Tag Archives: probationdelphi

Legal software for legal professionals doesn’t have an open source application for every niche, but we come close. If you work in the legal field or the criminal justice system, you might find one of these programs useful.

The most popular such program on is Legal Case Management System. Created by Bulgarian developers, LCMS is designed for use by not-for-profit legal advice centres, to help them follow up on things like client consultations and court events.

The good news about VirtuaLaw is that it’s a free, open source legal case management system. The bad news is that its code hasn’t been updated in eight years.

Open Source Law is another long-ignored project that comprises a wiki with documentation revision control and a centralized repository. It’s supposed to allow members of the legal community or students to share each other’s documents.

Then there are those who have to manage the miscreants who wind up on the wrong side of the legal system. The Open Source Jail Management System stores and manages records for a small to medium-sized jail. It can help track demographic data, store intake and confinement procedures, maintain housing history, index court records, and facilitate incident reporting.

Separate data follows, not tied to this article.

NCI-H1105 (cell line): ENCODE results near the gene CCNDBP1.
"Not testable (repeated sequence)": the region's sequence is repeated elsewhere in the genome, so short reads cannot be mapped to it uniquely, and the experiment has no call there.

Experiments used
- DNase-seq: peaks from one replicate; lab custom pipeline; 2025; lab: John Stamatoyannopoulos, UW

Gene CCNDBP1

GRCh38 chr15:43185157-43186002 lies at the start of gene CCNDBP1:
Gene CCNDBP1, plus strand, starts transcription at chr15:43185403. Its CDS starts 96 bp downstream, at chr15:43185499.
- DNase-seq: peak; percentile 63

Various countries have specialized legal needs. For instance, the Delphi Probation System is alpha software designed to address complaints about the UK Probation Office’s computer system. Its developer says he began working on it “in the hope that one day I will be able to make the lives of overworked Probation officers less stressful.”

One specialized tool for police, Audacity Policial, is an extension of the Audacity sound editor helps police and justice officials pursue investigations based on telephone and environmental recordings. It supports audio analysis and transcription.

Finally, looking at law from a broader perspective, the Martus Human Rights Bulletin System is used by human rights and social justice groups to track violations. Martus is the Greek word for “witness.” According to the project’s page, human rights bulletins can be encrypted or searched, and can be backed up to a remote server.